1. Replace the doors with tinted glass: Tinted glass looks classy, and keeps the mess covered: “Your fireplace is the ugliest place in your home. It’s covered with soot, ashes, and is a grayish blackish mess. Glass doors with tinted glass do a great job of hiding the unsightly mess. It’s like closets. No matter how well organized they are, most people still like a door to keep them out of sight,” says Sam Wilhoit, of Brick-Anew.

2. Paint the brick: Bring your fireplace to life with a fresh coat of paint. Consider re-staining or painting the mantle as well to create an entirely new look that elevates the entire room.

Update the Backsplash

An easy and economical DIY project is updating the backsplash in the kitchen. Fresh tile has a significant visual impact without being expensive. “This is another tenant appreciated upgrade that can be very economical if you get tiles on sale and install yourself. Even if the tiles are not on sale, you’re usually only covering an area that is 2 feet by 10 feet = 20 square feet of area = 20 tiles,” shares Nathan Richard with

If you want to skip the sometimes-tricky installation, go with peel and stick subway tiles instead. These are both inexpensive and easy to use, giving the kitchen a luxurious look without the high price tag or extensive sweat equity.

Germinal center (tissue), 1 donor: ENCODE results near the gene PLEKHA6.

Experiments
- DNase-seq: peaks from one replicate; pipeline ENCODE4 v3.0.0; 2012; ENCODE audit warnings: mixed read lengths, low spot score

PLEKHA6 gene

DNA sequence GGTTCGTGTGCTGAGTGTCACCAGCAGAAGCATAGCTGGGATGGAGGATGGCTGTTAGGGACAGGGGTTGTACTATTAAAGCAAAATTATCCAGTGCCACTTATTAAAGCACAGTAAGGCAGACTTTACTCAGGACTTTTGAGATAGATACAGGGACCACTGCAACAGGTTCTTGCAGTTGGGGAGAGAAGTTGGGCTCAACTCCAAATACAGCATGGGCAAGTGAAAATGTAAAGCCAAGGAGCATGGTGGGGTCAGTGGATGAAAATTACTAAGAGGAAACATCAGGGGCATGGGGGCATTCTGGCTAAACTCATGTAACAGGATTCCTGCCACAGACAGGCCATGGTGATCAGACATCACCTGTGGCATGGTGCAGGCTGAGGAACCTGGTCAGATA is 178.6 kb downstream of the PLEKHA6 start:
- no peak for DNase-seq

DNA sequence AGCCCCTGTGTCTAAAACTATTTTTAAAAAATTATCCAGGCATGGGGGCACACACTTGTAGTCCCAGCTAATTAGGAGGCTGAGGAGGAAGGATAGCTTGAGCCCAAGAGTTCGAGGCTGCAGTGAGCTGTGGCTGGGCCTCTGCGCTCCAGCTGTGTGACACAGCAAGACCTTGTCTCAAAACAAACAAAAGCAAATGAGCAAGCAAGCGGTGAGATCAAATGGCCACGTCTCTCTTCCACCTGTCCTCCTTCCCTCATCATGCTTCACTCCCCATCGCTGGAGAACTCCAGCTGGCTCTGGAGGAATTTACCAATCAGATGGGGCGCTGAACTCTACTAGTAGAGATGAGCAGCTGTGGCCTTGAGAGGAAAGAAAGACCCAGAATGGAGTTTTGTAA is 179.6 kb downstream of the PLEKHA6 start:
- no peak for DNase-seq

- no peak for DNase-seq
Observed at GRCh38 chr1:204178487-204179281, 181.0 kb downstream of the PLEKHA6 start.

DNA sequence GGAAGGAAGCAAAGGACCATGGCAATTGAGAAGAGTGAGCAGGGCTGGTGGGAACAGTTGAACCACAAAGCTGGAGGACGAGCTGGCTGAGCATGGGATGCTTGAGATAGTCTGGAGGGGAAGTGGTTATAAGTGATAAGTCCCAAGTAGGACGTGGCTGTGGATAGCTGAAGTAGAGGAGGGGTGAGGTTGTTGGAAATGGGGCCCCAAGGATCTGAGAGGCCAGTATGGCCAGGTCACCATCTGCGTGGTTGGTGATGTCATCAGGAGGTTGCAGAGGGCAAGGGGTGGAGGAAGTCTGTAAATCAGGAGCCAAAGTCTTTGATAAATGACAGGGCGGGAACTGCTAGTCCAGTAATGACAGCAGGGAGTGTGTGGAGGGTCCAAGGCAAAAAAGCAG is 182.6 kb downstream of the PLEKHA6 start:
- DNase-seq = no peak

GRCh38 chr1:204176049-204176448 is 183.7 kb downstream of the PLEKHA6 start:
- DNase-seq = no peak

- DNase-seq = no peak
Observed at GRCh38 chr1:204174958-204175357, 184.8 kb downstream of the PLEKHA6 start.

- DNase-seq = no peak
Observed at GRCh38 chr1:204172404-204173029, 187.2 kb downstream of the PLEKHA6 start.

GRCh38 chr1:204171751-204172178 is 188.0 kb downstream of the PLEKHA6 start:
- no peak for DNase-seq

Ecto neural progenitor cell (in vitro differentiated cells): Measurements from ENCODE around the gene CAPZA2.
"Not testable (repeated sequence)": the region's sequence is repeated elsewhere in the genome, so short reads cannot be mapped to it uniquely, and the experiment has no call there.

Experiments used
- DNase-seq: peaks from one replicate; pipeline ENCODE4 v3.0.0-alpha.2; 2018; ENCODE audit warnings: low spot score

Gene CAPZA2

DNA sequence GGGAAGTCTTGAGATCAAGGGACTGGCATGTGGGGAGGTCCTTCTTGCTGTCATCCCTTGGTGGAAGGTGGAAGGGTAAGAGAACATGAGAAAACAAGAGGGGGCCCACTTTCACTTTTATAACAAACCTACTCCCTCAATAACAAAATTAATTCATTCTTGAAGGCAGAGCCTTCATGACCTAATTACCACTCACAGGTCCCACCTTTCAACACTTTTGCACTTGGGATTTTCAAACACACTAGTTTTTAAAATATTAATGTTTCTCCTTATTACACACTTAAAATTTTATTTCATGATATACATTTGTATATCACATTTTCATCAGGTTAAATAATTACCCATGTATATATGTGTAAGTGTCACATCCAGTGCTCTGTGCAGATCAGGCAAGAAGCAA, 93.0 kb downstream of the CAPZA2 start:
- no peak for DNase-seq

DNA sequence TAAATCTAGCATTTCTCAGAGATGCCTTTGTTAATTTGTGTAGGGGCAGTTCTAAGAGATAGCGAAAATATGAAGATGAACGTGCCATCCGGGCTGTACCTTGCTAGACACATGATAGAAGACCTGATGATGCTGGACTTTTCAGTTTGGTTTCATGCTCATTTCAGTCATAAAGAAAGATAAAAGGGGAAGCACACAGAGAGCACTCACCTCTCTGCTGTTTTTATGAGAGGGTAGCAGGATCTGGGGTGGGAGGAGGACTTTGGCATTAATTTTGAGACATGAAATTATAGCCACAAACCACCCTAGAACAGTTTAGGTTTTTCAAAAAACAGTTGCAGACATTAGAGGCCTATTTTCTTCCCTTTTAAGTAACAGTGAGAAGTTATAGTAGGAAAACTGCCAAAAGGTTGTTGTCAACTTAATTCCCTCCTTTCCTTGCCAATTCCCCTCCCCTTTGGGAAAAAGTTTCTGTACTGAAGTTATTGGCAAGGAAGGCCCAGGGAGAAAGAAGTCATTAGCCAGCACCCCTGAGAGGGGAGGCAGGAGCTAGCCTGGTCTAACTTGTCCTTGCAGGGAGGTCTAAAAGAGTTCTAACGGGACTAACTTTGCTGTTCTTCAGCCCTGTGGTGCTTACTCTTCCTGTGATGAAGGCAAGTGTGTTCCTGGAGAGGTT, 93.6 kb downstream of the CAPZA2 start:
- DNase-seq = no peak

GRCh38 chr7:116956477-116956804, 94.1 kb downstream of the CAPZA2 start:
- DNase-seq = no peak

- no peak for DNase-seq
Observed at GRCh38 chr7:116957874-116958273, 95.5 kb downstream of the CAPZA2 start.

Update the Garage Door

One of the easiest and most cost effective ways to boost curb appeal and the value of your property is to replace the garage doors. Having worn out or out of date garage doors can make a poor first impression, losing potential tenants before they even step inside.

The best part: garage doors can easily be replaced, and you can also upgrade or replace the hardware on the doors to make an impact without the extra work of a full replacement.

Upgrade Lighting

Lighting has an immediate impact on the feel of a home, making it feel dark and closed off or well-lit, open, and inviting. “One of the worst things about rental units has got to be the outdated light fixtures. Luckily, this is also one of the easiest switches. Simply swap out that light fixture for something more your style. Just be sure to reattach the original fixture before moving out,” says Keri Sanders with

Updating lighting fixtures can be as inexpensive as your budget needs, with a wide variety of options at varying price points. Consider some of the most popular modern styles, including unique chandeliers and wood and metal materials.

Finally: Clean the Property

Never underestimate the impact of a clean rental, especially if you want it to have that luxurious feel—it’s hard to sell relaxation when the space is filthy: “Nothing will turn off a potential renter more than a dirty place,” says Patricia-Anne Tom with